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How many lobes do you see?

Author(s): Karangelis Dimos | Tagarakis Georgios | Chlapoutakis Serapheim | Papadopoulos Dimitrios | Roubelakis Apostolos | Hevas Athanasios | Daskalopoulos Marios | Tsantsaridou Angeliki | Lampoura Stefania | Tsilimingas Nikolaos

Journal: Journal of Cardiothoracic Surgery
ISSN 1749-8090

Volume: 6;
Issue: 1;
Start page: 145;
Date: 2011;
Original page

Keywords: accessory fissure | lung deformity | intraoperative image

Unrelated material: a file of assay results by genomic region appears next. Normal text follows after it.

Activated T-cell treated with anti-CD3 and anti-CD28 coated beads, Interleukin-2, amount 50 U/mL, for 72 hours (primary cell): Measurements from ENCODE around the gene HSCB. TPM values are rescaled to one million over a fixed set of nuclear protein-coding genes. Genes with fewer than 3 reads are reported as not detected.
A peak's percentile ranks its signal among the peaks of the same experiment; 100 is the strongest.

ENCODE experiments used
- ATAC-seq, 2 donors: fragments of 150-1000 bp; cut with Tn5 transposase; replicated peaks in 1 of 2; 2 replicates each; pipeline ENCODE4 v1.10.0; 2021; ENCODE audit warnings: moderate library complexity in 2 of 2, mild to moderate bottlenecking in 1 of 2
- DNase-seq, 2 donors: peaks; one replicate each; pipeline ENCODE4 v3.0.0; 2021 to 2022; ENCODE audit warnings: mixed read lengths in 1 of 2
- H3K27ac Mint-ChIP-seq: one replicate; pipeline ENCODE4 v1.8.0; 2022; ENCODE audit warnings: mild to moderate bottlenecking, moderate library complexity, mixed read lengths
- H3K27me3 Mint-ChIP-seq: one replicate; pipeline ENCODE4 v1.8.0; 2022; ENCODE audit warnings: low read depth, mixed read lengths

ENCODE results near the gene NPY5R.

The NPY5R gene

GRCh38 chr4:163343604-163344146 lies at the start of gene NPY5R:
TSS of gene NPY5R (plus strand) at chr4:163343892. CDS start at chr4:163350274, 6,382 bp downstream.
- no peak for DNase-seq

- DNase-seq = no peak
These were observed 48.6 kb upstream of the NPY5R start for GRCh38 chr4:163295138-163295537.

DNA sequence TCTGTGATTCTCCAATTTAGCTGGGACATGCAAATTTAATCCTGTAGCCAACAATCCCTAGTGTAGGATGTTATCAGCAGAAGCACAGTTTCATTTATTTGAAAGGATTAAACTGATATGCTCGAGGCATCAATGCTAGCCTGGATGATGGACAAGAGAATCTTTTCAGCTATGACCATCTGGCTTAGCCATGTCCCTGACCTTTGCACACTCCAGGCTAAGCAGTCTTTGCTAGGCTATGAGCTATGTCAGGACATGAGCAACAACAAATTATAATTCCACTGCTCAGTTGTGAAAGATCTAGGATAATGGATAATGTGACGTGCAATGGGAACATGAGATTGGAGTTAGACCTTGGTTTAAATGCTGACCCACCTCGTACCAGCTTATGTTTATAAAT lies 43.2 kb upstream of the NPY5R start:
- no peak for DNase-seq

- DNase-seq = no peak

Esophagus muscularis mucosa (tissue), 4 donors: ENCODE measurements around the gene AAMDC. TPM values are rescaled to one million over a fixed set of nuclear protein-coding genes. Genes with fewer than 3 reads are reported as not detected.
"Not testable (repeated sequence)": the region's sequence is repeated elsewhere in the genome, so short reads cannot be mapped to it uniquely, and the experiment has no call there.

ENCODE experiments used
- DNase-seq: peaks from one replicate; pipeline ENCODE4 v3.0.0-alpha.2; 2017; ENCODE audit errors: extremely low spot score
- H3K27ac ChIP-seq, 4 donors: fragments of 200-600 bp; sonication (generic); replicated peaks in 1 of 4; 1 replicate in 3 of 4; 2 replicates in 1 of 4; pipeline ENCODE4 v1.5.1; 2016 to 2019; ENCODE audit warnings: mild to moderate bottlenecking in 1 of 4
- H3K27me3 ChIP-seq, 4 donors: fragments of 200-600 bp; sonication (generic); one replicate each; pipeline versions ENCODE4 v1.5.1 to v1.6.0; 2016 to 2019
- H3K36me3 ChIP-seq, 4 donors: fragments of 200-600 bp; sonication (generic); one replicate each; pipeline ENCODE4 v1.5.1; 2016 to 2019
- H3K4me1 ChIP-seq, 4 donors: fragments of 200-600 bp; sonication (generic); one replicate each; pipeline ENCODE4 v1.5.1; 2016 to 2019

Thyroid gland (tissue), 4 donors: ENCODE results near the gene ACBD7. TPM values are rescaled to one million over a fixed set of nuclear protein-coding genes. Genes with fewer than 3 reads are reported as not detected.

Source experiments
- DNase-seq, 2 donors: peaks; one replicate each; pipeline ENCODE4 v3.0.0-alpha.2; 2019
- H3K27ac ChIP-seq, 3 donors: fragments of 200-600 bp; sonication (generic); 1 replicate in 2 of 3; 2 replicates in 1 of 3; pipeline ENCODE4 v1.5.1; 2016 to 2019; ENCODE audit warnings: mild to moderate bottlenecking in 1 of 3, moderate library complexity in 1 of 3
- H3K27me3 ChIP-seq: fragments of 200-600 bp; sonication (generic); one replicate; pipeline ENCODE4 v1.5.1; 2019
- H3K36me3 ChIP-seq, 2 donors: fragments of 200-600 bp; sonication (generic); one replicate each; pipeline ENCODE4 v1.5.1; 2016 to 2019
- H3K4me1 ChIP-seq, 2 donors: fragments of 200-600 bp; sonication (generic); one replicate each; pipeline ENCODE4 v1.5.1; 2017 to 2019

Abstract Accessory fissures represent a variation of the normal lung anatomy. Incomplete development or even the absence of the major or minor fissures can lead to confusion in distinguishing adjacent lobes. This report aims to present a rare intraoperative finding of an anatomic malformation of the right lung in a 19-year old male patient with recurrent pneumothorax who underwent a surgical repair. An accessory fissure which was separating the superior segment of the lower lobe from the basal segments gave to the whole lung the unique image of a four-lobed one. A profound knowledge of the accessory fissures, even if they are incidentally discovered, is of pivotal importance for the thoracic surgeon and leads to optimal operative assessment and strategic planning.
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